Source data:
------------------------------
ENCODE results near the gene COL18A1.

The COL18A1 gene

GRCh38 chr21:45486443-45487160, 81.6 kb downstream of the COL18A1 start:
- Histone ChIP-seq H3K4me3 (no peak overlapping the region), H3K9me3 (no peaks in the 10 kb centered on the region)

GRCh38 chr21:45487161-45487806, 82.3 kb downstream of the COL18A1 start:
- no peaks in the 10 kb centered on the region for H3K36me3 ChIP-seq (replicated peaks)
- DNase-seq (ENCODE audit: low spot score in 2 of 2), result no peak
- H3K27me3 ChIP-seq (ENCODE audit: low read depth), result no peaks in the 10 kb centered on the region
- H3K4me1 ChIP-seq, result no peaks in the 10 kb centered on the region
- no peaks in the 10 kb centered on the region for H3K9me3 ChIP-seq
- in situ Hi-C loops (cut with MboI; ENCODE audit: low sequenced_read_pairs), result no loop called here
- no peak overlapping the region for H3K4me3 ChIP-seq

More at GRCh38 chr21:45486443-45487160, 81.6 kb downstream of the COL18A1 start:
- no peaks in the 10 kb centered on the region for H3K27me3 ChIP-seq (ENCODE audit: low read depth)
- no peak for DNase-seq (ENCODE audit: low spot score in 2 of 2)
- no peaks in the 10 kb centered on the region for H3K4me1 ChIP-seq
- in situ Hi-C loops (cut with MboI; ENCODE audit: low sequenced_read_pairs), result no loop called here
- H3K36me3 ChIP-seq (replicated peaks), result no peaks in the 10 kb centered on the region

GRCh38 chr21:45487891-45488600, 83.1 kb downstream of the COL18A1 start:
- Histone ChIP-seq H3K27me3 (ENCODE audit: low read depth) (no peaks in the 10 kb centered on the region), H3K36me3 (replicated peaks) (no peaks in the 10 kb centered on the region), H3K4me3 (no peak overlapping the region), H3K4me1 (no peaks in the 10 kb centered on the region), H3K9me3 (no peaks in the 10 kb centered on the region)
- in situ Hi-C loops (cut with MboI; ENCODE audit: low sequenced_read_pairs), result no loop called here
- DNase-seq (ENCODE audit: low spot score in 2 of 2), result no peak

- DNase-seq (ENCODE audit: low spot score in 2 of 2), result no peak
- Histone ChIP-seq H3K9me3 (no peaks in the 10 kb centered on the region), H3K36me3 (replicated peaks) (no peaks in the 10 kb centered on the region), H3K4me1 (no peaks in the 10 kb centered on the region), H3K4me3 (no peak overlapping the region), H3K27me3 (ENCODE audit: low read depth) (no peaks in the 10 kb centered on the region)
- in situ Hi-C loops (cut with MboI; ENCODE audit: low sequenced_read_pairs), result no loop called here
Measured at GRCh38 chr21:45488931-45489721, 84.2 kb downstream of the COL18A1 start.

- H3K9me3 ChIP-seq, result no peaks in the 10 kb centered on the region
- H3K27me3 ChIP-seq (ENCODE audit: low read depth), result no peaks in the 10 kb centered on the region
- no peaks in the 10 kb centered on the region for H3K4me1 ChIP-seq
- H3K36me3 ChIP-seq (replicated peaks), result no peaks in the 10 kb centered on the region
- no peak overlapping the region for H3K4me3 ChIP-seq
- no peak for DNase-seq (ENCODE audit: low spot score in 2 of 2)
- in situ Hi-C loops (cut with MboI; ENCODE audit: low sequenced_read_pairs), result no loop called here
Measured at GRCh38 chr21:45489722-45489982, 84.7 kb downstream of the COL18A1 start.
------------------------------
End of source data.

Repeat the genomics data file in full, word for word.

ENCODE results near the gene COL18A1.

The COL18A1 gene

GRCh38 chr21:45486443-45487160, 81.6 kb downstream of the COL18A1 start:
- Histone ChIP-seq H3K4me3 (no peak overlapping the region), H3K9me3 (no peaks in the 10 kb centered on the region)

GRCh38 chr21:45487161-45487806, 82.3 kb downstream of the COL18A1 start:
- no peaks in the 10 kb centered on the region for H3K36me3 ChIP-seq (replicated peaks)
- DNase-seq (ENCODE audit: low spot score in 2 of 2), result no peak
- H3K27me3 ChIP-seq (ENCODE audit: low read depth), result no peaks in the 10 kb centered on the region
- H3K4me1 ChIP-seq, result no peaks in the 10 kb centered on the region
- no peaks in the 10 kb centered on the region for H3K9me3 ChIP-seq
- in situ Hi-C loops (cut with MboI; ENCODE audit: low sequenced_read_pairs), result no loop called here
- no peak overlapping the region for H3K4me3 ChIP-seq

More at GRCh38 chr21:45486443-45487160, 81.6 kb downstream of the COL18A1 start:
- no peaks in the 10 kb centered on the region for H3K27me3 ChIP-seq (ENCODE audit: low read depth)
- no peak for DNase-seq (ENCODE audit: low spot score in 2 of 2)
- no peaks in the 10 kb centered on the region for H3K4me1 ChIP-seq
- in situ Hi-C loops (cut with MboI; ENCODE audit: low sequenced_read_pairs), result no loop called here
- H3K36me3 ChIP-seq (replicated peaks), result no peaks in the 10 kb centered on the region

GRCh38 chr21:45487891-45488600, 83.1 kb downstream of the COL18A1 start:
- Histone ChIP-seq H3K27me3 (ENCODE audit: low read depth) (no peaks in the 10 kb centered on the region), H3K36me3 (replicated peaks) (no peaks in the 10 kb centered on the region), H3K4me3 (no peak overlapping the region), H3K4me1 (no peaks in the 10 kb centered on the region), H3K9me3 (no peaks in the 10 kb centered on the region)
- in situ Hi-C loops (cut with MboI; ENCODE audit: low sequenced_read_pairs), result no loop called here
- DNase-seq (ENCODE audit: low spot score in 2 of 2), result no peak

- DNase-seq (ENCODE audit: low spot score in 2 of 2), result no peak
- Histone ChIP-seq H3K9me3 (no peaks in the 10 kb centered on the region), H3K36me3 (replicated peaks) (no peaks in the 10 kb centered on the region), H3K4me1 (no peaks in the 10 kb centered on the region), H3K4me3 (no peak overlapping the region), H3K27me3 (ENCODE audit: low read depth) (no peaks in the 10 kb centered on the region)
- in situ Hi-C loops (cut with MboI; ENCODE audit: low sequenced_read_pairs), result no loop called here
Measured at GRCh38 chr21:45488931-45489721, 84.2 kb downstream of the COL18A1 start.

- H3K9me3 ChIP-seq, result no peaks in the 10 kb centered on the region
- H3K27me3 ChIP-seq (ENCODE audit: low read depth), result no peaks in the 10 kb centered on the region
- no peaks in the 10 kb centered on the region for H3K4me1 ChIP-seq
- H3K36me3 ChIP-seq (replicated peaks), result no peaks in the 10 kb centered on the region
- no peak overlapping the region for H3K4me3 ChIP-seq
- no peak for DNase-seq (ENCODE audit: low spot score in 2 of 2)
- in situ Hi-C loops (cut with MboI; ENCODE audit: low sequenced_read_pairs), result no loop called here
Measured at GRCh38 chr21:45489722-45489982, 84.7 kb downstream of the COL18A1 start.